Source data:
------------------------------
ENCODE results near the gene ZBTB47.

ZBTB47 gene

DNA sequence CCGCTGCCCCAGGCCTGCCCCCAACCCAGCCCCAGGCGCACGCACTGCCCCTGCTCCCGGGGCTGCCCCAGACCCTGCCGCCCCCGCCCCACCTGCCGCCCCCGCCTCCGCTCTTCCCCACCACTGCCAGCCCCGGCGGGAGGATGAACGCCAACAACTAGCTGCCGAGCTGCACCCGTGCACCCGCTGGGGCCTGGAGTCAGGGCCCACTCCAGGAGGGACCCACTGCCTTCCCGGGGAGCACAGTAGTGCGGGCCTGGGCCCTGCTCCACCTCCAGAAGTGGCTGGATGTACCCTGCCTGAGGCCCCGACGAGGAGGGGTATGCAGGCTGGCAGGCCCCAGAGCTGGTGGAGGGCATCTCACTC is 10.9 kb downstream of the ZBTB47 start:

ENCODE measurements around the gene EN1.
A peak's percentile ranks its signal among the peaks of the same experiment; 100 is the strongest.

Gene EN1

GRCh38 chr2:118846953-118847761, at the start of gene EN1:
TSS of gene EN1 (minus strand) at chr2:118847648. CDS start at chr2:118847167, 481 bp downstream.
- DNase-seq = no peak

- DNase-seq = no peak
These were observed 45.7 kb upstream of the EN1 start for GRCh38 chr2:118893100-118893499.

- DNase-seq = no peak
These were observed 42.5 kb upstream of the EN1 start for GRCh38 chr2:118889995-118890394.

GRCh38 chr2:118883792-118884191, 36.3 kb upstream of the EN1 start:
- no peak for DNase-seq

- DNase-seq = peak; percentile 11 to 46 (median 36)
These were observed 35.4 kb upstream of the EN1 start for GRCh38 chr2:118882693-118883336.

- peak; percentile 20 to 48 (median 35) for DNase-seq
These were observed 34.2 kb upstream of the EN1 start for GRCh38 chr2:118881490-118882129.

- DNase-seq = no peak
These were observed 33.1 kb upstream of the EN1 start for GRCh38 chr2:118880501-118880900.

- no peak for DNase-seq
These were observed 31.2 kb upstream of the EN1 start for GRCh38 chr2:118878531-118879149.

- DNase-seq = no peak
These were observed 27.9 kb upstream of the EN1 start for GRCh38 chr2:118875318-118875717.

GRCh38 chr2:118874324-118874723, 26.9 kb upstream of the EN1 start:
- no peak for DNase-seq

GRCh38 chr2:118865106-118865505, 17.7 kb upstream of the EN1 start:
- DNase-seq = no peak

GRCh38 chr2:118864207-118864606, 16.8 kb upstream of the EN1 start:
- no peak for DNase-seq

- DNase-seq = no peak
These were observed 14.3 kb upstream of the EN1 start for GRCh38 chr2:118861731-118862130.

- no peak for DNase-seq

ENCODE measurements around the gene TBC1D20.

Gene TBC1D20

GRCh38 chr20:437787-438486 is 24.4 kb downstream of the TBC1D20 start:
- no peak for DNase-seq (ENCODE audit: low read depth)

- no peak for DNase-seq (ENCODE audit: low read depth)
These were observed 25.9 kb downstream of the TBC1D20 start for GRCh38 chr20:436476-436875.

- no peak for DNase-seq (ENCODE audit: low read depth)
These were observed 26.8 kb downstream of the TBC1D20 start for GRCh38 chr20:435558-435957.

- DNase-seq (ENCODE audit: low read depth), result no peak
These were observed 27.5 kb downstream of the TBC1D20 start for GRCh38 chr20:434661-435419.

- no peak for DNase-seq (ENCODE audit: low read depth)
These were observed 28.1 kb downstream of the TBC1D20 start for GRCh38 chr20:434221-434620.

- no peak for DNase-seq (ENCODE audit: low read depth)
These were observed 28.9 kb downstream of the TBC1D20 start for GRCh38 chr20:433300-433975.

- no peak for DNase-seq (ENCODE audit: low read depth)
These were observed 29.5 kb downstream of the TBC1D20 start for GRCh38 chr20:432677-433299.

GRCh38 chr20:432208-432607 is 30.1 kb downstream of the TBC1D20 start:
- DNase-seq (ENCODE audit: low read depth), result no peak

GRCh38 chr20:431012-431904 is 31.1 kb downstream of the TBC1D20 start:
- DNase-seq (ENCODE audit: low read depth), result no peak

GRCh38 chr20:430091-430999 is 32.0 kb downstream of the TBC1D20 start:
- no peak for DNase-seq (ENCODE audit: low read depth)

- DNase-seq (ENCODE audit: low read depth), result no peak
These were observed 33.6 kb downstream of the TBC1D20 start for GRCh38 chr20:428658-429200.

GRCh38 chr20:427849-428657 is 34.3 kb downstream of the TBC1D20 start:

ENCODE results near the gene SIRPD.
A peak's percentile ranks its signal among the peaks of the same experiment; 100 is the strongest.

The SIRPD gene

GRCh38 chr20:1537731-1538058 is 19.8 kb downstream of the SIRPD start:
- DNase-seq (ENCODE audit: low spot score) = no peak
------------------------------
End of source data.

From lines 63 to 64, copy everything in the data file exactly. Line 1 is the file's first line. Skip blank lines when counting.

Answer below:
GRCh38 chr20:1537731-1538058 is 19.8 kb downstream of the SIRPD start:
- DNase-seq (ENCODE audit: low spot score) = no peak